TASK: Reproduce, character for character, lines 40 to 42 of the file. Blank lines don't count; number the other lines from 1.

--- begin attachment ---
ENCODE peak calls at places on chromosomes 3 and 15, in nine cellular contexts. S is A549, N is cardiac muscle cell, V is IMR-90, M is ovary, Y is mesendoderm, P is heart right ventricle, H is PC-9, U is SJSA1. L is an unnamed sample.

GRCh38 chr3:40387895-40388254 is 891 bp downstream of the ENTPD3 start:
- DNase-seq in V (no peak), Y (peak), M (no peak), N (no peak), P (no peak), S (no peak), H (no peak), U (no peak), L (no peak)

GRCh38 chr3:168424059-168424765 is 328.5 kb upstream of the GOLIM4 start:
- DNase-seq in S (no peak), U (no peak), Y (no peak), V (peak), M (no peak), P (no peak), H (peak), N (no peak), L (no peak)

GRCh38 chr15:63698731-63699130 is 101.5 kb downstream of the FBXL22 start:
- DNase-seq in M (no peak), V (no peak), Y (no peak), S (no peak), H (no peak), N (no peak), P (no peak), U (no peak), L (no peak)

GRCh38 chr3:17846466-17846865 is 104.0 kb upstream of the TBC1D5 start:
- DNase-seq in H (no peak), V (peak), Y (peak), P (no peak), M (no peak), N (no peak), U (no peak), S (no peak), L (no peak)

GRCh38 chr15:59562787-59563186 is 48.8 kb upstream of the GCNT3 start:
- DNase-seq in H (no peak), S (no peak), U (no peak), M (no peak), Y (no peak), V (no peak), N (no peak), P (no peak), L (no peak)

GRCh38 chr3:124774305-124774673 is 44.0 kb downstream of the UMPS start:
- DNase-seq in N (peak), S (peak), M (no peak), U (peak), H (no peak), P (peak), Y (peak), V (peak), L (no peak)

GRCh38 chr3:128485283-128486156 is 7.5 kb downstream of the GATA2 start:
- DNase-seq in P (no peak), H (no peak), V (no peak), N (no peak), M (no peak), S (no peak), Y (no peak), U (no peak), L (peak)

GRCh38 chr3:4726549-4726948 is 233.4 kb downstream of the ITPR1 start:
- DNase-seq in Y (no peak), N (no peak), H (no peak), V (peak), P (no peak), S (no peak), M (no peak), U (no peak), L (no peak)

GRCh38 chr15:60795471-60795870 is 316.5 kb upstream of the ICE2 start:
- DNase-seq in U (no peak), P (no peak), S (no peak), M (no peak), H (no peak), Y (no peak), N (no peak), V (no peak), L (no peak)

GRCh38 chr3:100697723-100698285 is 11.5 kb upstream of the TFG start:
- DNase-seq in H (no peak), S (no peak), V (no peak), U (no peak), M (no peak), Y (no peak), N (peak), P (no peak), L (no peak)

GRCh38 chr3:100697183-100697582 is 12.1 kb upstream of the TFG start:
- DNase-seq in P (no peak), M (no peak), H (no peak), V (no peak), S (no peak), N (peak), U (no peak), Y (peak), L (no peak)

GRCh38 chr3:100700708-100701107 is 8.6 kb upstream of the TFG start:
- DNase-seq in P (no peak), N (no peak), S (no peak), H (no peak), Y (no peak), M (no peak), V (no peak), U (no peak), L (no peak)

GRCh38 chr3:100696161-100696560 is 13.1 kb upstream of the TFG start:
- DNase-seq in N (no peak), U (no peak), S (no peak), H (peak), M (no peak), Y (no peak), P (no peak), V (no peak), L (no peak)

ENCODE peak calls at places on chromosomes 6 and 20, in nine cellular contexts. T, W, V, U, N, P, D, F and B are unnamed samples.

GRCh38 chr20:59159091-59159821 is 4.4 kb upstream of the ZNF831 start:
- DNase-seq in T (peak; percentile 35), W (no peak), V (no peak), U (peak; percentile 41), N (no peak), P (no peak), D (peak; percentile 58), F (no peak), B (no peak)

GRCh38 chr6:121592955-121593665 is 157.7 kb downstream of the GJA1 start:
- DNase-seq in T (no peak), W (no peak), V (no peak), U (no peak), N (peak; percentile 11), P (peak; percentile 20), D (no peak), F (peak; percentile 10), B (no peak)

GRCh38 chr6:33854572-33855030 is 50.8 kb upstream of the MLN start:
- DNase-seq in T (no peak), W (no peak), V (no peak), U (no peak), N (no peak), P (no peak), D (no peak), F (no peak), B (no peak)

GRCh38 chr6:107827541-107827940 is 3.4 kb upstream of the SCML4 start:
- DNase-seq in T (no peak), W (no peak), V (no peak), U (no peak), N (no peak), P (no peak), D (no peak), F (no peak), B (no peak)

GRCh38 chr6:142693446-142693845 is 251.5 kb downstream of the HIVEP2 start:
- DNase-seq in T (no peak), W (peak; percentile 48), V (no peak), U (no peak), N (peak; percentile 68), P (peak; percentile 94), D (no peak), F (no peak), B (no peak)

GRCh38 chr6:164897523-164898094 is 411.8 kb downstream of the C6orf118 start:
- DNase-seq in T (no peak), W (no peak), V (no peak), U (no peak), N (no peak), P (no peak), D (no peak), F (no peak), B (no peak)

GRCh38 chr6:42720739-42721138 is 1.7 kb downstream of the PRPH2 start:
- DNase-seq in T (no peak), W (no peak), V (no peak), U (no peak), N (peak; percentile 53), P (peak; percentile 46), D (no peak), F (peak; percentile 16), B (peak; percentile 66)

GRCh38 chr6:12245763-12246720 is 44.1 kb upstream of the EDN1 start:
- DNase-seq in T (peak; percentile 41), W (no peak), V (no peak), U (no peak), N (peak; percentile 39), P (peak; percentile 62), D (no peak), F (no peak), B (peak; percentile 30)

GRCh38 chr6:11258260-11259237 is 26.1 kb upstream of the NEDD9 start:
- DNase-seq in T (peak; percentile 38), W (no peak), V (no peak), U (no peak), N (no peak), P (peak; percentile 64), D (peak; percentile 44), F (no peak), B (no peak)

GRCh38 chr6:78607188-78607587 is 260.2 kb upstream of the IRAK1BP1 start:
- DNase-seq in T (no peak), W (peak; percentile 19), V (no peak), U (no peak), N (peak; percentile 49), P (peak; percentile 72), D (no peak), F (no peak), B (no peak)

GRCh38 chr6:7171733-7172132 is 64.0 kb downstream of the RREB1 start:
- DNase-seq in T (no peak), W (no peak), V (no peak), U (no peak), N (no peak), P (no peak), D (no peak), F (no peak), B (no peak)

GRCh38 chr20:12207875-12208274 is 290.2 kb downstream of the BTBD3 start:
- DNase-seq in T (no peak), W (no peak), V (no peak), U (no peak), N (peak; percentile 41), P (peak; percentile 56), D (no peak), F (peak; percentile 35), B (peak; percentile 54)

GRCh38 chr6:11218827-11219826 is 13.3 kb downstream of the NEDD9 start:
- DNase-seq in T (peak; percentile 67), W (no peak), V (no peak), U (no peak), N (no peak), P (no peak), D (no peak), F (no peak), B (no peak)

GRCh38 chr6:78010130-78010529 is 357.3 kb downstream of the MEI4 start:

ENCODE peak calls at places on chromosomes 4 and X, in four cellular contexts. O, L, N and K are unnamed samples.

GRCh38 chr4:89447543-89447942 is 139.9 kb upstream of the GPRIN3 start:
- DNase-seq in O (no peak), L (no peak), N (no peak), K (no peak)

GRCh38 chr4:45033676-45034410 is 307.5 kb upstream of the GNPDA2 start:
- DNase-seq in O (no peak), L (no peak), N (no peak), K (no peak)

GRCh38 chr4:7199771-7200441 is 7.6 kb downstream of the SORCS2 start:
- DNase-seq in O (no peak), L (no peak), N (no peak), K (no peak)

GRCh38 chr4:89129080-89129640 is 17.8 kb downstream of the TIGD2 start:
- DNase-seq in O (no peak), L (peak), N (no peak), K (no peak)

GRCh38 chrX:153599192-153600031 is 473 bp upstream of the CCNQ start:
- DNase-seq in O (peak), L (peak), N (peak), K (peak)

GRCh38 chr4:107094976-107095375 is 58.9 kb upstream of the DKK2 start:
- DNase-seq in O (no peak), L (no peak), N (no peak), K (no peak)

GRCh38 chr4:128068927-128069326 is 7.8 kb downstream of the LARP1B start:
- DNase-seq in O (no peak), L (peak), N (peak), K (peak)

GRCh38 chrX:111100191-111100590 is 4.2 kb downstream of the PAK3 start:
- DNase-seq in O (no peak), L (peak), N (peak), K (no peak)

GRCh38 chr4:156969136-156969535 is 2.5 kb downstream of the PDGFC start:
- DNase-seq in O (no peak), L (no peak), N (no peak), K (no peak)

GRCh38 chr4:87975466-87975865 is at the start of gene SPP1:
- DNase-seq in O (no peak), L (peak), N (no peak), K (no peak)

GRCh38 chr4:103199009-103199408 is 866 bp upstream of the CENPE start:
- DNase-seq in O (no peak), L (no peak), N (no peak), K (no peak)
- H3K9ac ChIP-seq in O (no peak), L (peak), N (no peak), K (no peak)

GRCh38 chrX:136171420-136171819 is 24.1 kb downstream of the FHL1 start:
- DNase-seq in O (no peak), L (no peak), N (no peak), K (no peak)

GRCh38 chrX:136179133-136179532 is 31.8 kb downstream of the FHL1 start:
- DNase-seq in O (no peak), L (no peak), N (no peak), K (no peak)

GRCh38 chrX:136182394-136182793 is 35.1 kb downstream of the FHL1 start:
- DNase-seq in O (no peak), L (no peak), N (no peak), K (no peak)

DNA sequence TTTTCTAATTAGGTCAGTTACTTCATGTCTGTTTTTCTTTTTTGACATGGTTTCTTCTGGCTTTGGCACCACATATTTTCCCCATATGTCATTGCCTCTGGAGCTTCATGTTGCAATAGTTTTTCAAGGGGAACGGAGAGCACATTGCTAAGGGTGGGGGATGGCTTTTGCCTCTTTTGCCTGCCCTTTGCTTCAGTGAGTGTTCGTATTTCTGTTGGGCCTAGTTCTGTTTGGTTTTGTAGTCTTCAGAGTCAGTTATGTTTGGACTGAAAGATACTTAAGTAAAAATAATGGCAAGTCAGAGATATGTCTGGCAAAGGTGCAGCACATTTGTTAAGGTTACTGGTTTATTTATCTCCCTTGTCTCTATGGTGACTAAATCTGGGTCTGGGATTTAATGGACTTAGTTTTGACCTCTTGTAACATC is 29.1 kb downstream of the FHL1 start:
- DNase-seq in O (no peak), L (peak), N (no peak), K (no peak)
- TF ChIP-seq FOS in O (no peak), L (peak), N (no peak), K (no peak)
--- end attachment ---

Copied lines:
- DNase-seq in T (no peak), W (no peak), V (no peak), U (no peak), N (no peak), P (no peak), D (no peak), F (no peak), B (no peak)

GRCh38 chr6:42720739-42721138 is 1.7 kb downstream of the PRPH2 start:
- DNase-seq in T (no peak), W (no peak), V (no peak), U (no peak), N (peak; percentile 53), P (peak; percentile 46), D (no peak), F (peak; percentile 16), B (peak; percentile 66)